Germany is likely to send the US government a letter of request (LOR), requesting to procure the Boeing F/A 18 Super Hornet and EA-18G Growler aircraft, Janes reported quoting local German media.
Michael Hostetter, vice-president of Boeing Defense, Space, and Security Germany, told Janes that a letter of intent to proceed with the planned sale is expected to be released in January, immediately after the German government is seated in early December.
In 2020, Germany’s Defense Minister Annegret Kramp-Karrenbauer stated that Berlin plans to buy 30 American-made F/A-18E/F Super Hornets and 15 EA-18G Growler electronic warfare aircraft.
The Luftwaffe or the German Air Force wants to replace 90 Panavia Tornado Interdiction and Strike (IDS)/Electronic Combat Reconnaissance (ECR) aircraft with new platforms by 2025. Kramp-Karrenbauer informed the US government in 2020 that Berlin had granted the Luftwaffe permission to purchase a total of 45 Super Hornets and Growler aircraft.
She has also said that Germany will purchase roughly 90 Eurofighters too. Half of the Typhoons would be used to replace Tornados, whereas the other half would be used to replace Germany’s older Eurofighters.
The 30 F/A-18E/F multirole and 15 EA-18G jets will allow the Luftwaffe to meet its airborne nuclear strike and EA (electronic attack) requirements within the requisite timeframe.
Growler As A Tornado Replacement
The EA-18G Growler is the US Navy’s latest electronic attack aircraft, designed to replace the aging EA-6B Prowlers.
The two-seater, twin-turbofan aircraft is designed on the F-18 E/F Hornet airframe and incorporates the latest electronic attack equipment such as the communication countermeasures, ALQ-99 jamming pods, ALQ-218 receiver, and satellite communications.
The Growler is equipped with the APG-79 Active Electronically Scanned Array (AESA) radar in addition to the electronic attack suite. With its proven design and the ability to undertake a wide range of enemy defense suppression tasks, the aircraft preserves all of the F/A-18E/F’s multi-mission capabilities.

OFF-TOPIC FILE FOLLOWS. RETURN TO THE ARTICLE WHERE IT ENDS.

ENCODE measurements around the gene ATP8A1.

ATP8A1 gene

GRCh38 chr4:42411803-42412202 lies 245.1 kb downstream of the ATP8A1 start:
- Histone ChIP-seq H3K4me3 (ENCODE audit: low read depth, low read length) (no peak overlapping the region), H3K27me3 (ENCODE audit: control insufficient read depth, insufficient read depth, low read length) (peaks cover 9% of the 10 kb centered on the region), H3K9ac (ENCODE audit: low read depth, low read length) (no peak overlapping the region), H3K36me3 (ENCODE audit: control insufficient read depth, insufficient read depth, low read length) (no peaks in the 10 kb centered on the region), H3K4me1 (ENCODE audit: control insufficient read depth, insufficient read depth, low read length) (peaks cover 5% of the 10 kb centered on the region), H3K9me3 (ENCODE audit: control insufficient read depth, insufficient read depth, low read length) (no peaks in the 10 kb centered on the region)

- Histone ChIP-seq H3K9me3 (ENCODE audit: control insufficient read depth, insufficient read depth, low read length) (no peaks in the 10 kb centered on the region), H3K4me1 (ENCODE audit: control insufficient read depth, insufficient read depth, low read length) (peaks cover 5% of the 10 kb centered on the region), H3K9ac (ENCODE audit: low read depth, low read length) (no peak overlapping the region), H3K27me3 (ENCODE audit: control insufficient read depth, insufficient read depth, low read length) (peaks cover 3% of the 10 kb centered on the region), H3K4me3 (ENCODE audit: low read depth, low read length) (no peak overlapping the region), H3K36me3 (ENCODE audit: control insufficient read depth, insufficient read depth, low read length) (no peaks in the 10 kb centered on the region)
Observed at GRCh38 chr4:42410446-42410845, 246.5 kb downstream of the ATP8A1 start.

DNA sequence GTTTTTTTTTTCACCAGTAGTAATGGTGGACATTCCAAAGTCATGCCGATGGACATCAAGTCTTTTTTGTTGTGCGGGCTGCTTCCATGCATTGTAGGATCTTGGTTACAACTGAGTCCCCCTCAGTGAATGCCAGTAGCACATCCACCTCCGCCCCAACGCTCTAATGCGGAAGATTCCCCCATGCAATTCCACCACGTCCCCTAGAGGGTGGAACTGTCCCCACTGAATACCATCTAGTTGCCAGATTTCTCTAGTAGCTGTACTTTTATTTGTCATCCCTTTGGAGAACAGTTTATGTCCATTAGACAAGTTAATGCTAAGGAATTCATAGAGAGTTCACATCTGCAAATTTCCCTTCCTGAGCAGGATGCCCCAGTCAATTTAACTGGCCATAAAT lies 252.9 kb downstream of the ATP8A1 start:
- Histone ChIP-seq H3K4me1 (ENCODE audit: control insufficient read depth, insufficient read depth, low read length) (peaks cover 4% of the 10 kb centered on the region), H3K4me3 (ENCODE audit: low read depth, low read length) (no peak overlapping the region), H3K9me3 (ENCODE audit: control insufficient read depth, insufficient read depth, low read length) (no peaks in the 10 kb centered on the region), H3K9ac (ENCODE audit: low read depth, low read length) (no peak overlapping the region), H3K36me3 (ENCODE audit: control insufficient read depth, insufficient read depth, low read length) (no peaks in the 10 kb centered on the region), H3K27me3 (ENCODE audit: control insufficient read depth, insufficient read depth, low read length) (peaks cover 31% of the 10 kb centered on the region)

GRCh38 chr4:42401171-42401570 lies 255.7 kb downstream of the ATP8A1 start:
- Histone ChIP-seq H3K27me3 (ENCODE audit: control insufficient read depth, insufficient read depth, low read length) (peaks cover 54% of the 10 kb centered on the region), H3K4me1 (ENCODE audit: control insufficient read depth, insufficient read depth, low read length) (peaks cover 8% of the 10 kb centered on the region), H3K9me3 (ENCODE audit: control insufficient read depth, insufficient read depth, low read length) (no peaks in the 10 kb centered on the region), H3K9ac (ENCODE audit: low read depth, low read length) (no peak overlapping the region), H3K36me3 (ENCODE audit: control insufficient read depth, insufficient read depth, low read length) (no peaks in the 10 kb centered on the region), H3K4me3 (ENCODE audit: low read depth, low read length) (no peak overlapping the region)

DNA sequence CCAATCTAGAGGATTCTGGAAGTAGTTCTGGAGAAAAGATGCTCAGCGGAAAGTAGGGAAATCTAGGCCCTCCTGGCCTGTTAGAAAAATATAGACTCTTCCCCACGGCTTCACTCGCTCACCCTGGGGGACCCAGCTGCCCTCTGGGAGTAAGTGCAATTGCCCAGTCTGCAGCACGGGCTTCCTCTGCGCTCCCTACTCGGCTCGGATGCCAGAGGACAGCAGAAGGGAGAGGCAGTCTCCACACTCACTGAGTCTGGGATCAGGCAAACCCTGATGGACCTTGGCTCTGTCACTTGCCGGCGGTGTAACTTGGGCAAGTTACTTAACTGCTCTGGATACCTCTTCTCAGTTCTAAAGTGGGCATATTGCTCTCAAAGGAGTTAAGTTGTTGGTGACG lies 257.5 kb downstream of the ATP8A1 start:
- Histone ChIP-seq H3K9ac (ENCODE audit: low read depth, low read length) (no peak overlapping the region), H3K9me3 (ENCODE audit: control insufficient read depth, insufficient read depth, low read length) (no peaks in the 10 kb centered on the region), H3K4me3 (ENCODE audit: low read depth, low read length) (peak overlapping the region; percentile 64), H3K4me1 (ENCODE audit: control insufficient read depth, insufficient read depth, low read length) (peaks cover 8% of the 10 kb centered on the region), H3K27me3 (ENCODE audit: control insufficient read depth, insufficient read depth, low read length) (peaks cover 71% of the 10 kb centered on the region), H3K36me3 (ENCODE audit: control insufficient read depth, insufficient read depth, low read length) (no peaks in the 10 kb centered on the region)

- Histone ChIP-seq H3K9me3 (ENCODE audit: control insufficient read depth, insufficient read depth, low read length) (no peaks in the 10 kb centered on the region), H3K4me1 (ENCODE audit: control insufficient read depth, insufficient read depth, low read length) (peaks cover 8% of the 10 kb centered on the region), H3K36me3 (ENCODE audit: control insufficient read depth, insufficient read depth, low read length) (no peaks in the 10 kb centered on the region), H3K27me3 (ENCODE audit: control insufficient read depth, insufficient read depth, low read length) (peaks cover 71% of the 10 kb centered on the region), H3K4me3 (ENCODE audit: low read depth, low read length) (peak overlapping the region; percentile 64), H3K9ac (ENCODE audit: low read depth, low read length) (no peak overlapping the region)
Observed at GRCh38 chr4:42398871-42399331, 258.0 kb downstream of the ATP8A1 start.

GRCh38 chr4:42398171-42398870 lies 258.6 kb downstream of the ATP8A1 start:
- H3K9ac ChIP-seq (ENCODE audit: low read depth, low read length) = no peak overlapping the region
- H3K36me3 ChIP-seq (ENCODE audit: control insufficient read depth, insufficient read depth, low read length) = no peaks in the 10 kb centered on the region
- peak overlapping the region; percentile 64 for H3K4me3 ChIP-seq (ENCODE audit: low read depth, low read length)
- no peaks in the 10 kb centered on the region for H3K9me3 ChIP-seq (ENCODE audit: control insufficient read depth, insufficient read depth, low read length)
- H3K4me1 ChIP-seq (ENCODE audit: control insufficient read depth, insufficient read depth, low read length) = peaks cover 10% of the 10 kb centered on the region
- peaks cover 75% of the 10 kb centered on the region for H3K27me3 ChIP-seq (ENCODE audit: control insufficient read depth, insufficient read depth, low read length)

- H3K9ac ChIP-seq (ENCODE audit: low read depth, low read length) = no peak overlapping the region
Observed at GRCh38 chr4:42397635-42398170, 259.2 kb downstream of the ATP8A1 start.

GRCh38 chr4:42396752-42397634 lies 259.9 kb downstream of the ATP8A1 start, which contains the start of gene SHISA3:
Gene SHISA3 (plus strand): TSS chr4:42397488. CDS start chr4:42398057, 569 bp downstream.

Germany has been exploring potential replacement options for the Tornado in the past few years. The first batch of Tornado aircraft was delivered to erstwhile West Germany in 1979. German officials aim to start buying replacement planes starting 2025 to ensure that when the last Tornados leave service in 2030, there will be no loss in capabilities.
The inclusion of Growlers would provide a more viable replacement for the Tornado fleet’s Electronic Combat/Reconnaissance variants, or ECRs. The Tornado ECRs feature equipment to identify and pinpoint enemy radars and other transmitters, and are notably built to conduct suppression of enemy air defenses (SEAD) missions.
SEAD is among Growler’s mission objectives. And, these planes have significantly better electronic warfare capabilities than the older Tornado ECRs. A better aerial electronic warfare capability was also viewed as a prerequisite for supporting the nuclear mission, rather than just replacing the Tornado ECRs.
Growlers will play a major role to safeguard non-stealthy Super Hornets on nuclear and conventional strikes missions against a powerful enemy, which has a capable integrated air defense network.
Moreover, Growlers would also serve as a significant force multiplier for the German Air Force as a whole. It has the advantage of already being in production and in operation with the US Navy and the Royal Australian Air Force.
Super Hornets To Carry Nukes?
The F/A-18E/F Super Hornet is the primary strike and air superiority aircraft of the United States Navy. It is a modernized variant of the F-18C/D, with a 20 percent larger airframe and 15,000 pounds maximum weight than the initial Hornet.
The Super Hornet possesses 11 weapon stations, with two additional wing store stations, to support a wide range of weaponry, including air-to-air missiles such as the AIM-9 Sidewinder, AIM-7 Sparrow, and AIM-120 AMRAAM.
The aircraft can also employ the JDAM Joint Direct Attack Munition (JDAM), joint stand-off weapon (JSOW), and joint air-to-surface stand-off missile, all of which are GPS/inertially directed.
The APG-73 radar, provided by Raytheon, is installed aboard the Super Hornet. In comparison to the AN/APG-65 radar, which was fitted on earlier Hornets, the APG-73 radar has an updated processor with greater speed and memory capacity.
Once procured, Germany is likely to arm its Super Hornets with the B61 nuclear bomb, also an American-made weapon.
Since nuclear delivery was one of the Panavia Tornado’s core missions (as part of the NATO Nuclear Sharing Program), quick replacement of this capability is critical to the German nuclear deterrent’s credibility. And Berlin believes Super Hornets can perfectly do this job.